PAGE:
Beginning January 1, 2023, Congaree National Park will be raising all of its campground nightly reservation fees by $5. In total, the park has 20 front-country campsites at two campgrounds – Longleaf and Bluff. The park sees roughly 150,000 visitors per year, particularly in the early fall and late spring when temperatures are more moderate and the bugs aren’t quite as present.
Ahead of the next busy season, the national park has decided to increase the nightly cost of staying at one of its minimalist campsites. According to Congaree National Park’s release, the purpose of the change is to “cover the cost of Congaree National Park’s use of the national reservation service contract that is hosted at www.recreation.gov.”
“Recreation.gov charges contractor line item (CLIN) costs, ranging from $6-8 per reservation made through either the online reservation system or call center,” the park explained. “Currently the park assumes these costs, which are deducted from the fees collected for campsite reservations. By recovering these CLIN costs, the park will be able to reinvest these funds into enhancing visitor services and improving facilities at Congaree.”
Here’s what campers can expect to pay at Bluff and Longleaf Campgrounds next year:
2022 Nightly Fee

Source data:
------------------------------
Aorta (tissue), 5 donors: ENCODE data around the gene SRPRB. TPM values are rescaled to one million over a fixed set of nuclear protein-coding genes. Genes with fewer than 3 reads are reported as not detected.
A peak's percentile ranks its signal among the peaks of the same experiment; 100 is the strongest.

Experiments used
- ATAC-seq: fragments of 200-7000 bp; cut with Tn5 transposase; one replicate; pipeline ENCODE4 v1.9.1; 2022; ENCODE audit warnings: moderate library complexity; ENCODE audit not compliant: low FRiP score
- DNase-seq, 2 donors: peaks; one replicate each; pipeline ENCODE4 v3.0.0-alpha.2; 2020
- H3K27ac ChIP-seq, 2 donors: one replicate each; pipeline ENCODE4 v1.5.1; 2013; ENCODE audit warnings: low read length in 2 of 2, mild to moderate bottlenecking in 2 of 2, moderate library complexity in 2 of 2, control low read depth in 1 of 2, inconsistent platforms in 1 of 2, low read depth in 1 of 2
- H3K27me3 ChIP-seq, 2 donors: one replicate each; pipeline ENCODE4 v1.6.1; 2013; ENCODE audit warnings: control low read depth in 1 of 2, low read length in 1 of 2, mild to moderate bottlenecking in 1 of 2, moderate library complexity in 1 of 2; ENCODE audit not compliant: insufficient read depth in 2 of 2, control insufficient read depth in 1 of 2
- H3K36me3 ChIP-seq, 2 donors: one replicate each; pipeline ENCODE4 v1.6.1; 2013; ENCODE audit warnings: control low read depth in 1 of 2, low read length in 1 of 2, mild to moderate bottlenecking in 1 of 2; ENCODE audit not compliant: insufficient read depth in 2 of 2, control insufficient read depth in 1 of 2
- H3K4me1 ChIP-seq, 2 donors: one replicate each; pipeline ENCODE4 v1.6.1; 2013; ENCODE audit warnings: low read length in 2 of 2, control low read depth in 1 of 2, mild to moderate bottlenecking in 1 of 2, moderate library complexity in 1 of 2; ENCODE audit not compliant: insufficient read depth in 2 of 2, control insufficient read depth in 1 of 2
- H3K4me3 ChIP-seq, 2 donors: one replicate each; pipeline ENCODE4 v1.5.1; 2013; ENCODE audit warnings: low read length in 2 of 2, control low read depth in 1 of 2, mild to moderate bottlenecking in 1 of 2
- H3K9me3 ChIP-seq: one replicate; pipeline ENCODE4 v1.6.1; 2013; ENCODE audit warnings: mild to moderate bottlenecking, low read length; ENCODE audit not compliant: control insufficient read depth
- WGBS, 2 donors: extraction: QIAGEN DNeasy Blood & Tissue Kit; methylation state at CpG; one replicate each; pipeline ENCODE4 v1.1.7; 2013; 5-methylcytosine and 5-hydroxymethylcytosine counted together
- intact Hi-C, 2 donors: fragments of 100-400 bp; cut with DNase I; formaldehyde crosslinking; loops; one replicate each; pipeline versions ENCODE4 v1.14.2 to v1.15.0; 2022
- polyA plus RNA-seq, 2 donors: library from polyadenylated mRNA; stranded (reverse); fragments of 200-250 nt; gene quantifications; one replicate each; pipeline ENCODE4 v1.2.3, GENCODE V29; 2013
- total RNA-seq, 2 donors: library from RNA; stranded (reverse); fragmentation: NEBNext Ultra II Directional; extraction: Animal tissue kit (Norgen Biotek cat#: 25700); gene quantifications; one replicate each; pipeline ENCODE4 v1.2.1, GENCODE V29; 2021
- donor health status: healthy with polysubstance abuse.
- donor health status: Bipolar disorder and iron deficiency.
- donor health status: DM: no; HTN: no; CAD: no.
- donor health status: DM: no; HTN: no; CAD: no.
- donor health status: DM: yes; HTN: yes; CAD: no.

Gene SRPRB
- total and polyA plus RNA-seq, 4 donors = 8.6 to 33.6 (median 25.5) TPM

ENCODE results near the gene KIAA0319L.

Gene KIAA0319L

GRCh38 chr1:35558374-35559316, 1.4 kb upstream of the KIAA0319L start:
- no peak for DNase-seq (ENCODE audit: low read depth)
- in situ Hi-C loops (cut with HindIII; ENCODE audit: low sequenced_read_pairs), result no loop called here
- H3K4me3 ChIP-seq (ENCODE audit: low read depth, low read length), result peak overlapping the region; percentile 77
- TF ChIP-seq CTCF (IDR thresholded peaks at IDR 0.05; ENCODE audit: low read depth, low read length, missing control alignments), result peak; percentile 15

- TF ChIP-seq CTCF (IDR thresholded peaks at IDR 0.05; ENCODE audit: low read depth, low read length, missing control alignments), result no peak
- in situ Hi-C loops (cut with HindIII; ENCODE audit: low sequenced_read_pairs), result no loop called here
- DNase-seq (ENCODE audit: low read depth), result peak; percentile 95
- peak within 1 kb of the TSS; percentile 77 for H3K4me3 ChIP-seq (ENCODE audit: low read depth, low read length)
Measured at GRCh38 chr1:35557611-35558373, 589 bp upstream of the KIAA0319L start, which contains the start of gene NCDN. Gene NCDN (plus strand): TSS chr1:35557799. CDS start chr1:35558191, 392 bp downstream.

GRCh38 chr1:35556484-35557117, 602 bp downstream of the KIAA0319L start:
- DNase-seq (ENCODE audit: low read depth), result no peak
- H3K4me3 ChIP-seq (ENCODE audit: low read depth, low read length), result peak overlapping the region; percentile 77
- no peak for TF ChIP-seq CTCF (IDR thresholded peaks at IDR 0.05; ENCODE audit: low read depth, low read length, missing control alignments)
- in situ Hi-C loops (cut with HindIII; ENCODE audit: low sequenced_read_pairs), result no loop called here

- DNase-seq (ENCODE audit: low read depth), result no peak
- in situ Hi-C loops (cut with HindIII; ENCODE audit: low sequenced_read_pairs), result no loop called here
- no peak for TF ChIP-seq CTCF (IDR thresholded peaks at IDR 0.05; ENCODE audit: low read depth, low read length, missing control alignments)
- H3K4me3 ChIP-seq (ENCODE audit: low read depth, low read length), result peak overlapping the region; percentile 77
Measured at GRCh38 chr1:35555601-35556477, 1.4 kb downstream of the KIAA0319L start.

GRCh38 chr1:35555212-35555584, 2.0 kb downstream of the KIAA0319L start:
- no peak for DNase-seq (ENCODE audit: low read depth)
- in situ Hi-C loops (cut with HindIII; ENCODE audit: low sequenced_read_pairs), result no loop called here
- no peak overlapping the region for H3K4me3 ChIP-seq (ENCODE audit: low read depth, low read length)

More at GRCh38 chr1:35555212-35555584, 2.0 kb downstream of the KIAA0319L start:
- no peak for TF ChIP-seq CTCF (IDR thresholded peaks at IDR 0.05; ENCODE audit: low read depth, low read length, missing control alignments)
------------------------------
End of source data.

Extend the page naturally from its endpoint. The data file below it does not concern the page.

$5 per night
$10 per night
$20 per night
2023 Nightly Fee
$10 per night
$15 per night
$25 per night
In addition to the reservation system costs, Congaree National Park reported that the higher costs would also help fund pertinent park projects. This includes the “design, building, and installation of a new desk in the Harry Hampton Visitor Center and the clearing of encroaching vegetation from around the picnic shelter.”
Acadia National Park Considers Raising Its Own Visitor Fees
Meanwhile, on the East Coast, Acadia National Park is considering raising its entrance fees for 2023. Similar to Congaree National Park, Acadia officials hope to generate additional funds for projects, such as repairs to campground bathrooms and gatehouses, removal of hazardous trees and replacement of damaged gates.
Just as important, Acadia National Park will be looking to improve public transportation.
“The increased fee revenue will allow Acadia to expand service for the Island Explorer bus system, which is critical to addressing congestion and parking challenges throughout the park,” the national park explained in a release.
The potential entrance fee increase is as follows:
Entrance Pass Type
Personal Vehicle (7-day)
2023 Proposed Fee
Before Acadia officials decide to make this change, though, they are also asking for public input on the matter. As such, they’ve created a forum where visitors can voice their opinions and concerns. Folks can add to the conversation by clicking here.